August 8, 2011 - Updated on January 20, 2016

Heavy fines for two independent newspapers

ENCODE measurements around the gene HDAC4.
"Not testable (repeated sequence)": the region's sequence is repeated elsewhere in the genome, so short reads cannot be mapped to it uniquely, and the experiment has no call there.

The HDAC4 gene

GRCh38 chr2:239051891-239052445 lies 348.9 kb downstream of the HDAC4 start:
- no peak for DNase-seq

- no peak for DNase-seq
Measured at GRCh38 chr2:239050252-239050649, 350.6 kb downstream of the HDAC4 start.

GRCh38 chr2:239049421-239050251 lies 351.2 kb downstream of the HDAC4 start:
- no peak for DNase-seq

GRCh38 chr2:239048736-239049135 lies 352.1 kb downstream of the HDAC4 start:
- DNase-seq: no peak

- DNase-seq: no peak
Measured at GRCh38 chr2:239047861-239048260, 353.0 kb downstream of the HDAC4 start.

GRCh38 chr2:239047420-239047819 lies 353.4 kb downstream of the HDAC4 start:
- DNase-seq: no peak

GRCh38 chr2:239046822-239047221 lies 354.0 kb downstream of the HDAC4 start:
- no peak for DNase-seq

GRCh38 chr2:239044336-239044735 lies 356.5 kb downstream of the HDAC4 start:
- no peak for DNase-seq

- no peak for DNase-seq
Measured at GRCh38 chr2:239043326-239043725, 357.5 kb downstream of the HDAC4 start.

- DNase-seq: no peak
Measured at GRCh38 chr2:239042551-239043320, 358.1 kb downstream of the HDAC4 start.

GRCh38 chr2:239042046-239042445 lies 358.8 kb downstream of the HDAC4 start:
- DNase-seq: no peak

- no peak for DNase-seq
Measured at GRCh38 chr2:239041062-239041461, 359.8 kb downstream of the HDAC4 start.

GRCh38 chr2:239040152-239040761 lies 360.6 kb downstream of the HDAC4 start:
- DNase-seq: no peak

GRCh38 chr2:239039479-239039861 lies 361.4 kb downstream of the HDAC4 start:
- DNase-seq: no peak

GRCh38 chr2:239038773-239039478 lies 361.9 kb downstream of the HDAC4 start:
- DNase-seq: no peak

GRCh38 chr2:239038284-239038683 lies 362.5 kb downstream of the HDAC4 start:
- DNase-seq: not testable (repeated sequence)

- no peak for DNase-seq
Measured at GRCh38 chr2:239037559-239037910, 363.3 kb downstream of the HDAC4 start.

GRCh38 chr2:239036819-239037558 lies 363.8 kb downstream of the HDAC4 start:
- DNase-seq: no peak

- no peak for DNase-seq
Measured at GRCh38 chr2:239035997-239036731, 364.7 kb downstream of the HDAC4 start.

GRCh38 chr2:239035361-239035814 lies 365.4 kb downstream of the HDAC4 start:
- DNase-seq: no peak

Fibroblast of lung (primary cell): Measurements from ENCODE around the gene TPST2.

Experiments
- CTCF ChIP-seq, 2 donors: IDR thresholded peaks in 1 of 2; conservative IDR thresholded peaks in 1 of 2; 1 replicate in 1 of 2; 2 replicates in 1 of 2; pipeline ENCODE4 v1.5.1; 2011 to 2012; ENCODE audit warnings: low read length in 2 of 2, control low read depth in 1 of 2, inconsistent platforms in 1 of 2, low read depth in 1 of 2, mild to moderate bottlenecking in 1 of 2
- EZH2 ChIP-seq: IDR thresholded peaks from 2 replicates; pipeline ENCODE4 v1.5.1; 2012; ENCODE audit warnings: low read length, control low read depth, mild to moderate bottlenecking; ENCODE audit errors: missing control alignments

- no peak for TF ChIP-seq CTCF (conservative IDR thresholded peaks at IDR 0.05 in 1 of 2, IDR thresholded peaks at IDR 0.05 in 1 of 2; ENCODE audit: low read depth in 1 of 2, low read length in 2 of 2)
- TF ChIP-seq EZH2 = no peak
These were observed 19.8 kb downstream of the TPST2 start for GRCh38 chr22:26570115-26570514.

Harassment of the independent newspapers Narodnaya Volya and Nasha Niva continues despite last month’s withdrawal of a legal bid to have them closed (see below). They have each been fined 14 million roubles (2,000 euros) for the warnings they had received from the information ministry in recent months. Narodnaya Volya has said it intends to appeal. “Two weeks after giving the two newspapers encouraging signs, the authorities have put on a new show of force by imposing a fine that penalizes journalistic work,” Reporters Without Borders said. “We call on the courts to reverse this unjust and disproportionate decision.” ------------------ 15.07.2011-Imminent closure threat lifted for two newspapers but harassment continues Reporters Without Borders hails the information ministry’s withdrawal of two complaints against the independent dailies Nasha Niva and Narodnaya Volya under which they had been threatened with closure since 25 April (see release below). The complaints were withdrawn during hearings before the Supreme Economic Court on 12 and 13 July. The move was a “rare example of good sense,” Nasha Niva editor Andrei Skurko said. “The pressure of public opinion on the authorities and the many letters of support from readers undoubtedly had a lot to do with this surprising decision by the Belarusian authorities.” The two newspapers nonetheless continue to be the target of harassment. Narodnaya Volya editor Iosif Syaredzich said his newspaper could be fined soon for alleged “technical violations” of the media law and both newspapers have received new warnings. Nasha Niva has received a warning for not showing its registration number in one of its latest issues, and Narodnaya Volya has received a warning for getting a date wrong in a recent issue. Both received visits from officials at the start of this week in which they were warned of possible prosecutions leading to fines. Reporters Without Borders will follow these cases closely. Under article 51 § 2.2 of the media law, the authorities can close a news media that gets more than two warnings from the information ministry in one year. As Nasha Niva had received three warnings and Narodnaya Volya had received four, the ministry had requested their closure. ----------------- 28.04.2011 - Two leading independent newspapers threatened with closure Reporters Without Borders condemns the Information ministry’s 25 April request to the Supreme Economic Court to shut down two prominent weekly newspapers, Nasha Niva and Narodnaya Volya, under article 51, subsection 2.2, of the mass media law. This article says that any media organization can be closed after receiving two warnings from the information ministry in a single year. “The closure of Nasha Niva and Narodnaya Volya would be an extremely grave decision,” Reporters Without Borders said. “The loss of these two major weeklies, representing nearly half the independent national media circulation, would be a fatal blow to the already extremely limited pluralism of the Belarusian press.” The press freedom organization has on several occasions condemned this appalling law, which is used as a major weapon for intimidating the independent media. The warnings issued under the law are for the most part politically motivated and, as the sanction is not automatic, its application is totally arbitrary. The law was already used to force an independent radio station, Avtoradio, to close in January. This latest request from the information ministry is the logical consequence of the avalanche of warnings that the independent media have received since the Minsk metro bombing on 11 April. Before being reprimanded for a third time in April, both newspapers had already received two warnings in the past year. Nasha Niva was targeted for referring to a highly critical documentary about President Alexander Lukashenko by Russia’s NTV, which was censured in Belarus. Narodnaya Volya was criticized over a story about an opposition campaign for Lukashenko’s resignation and for “discrediting the Red Army” by publishing an account of childhood experiences during World War II. Both newspapers have been singled out in a wider campaign against all independent media in Belarus. Narodnaya Volya editor Iosif Syaredzich described the warnings as “absurd and far-fetched.” He told Reporters Without Borders: “Our newspaper has never called for violence or for any illegal actions.” Nasha Niva editor Andrey Skurko said the attacks were proof of “an effort by the authorities to control the flow of information amid growing public concern about social and economic problems.” The authorities “want the official view to hold sway in society,” he added. “We call on the judges at the Supreme Economic Court to throw out this iniquitous request, which shows the determination of those in power to finish off the few remaining havens of freedom in the country,” Reporters Without Borders said. However, experts have told the press freedom organization that the two newspapers have little chance of winning their appeal against the information ministry. The vice-president of the Belarus Association of Journalists (BAJ), lawyer Andrey Bastunets, said that, since 2004, all warnings received by independent media organizations have been upheld on appeal. The only exception was Avtoradio, which initially won an annulment of the warning only to see it confirmed on a second appeal. Bastunets also pointed out that the verdict would not concern the substance of the issue. “To order the closure of the newspapers, the court simply has to establish that they received at least two warnings in a single year,” he said. “Its decision will therefore be purely technical.” This threat of closure of these two leading publications is therefore very serious and opens the way for similar proceedings against other media. Narodnaya Volya is the biggest independent newspaper in terms of circulation (50,000 per week). Founded in 1906 and one of the oldest weeklies, Nasha Niva has a smaller circulation (between 7,000 and 8,000 per week), but it is seen an authority in the country. Between them, these two publications represent nearly half the circulation of the national independent press (130,000 copies per week). From the end of 2005 to the end of 2008, the two newspapers were dropped from official distribution by Belposhta, which handles all newspaper subscription and newsstand sales and is entirely controlled by the authorities. Small pockets of supervised freedom survived within this post-Soviet autocratic dictatorship for two decades. But since President Lukashenko’s disputed reelection last December, the country seems to have completely cut itself off from its European and Russian neighbours and is sinking into indiscriminate repression.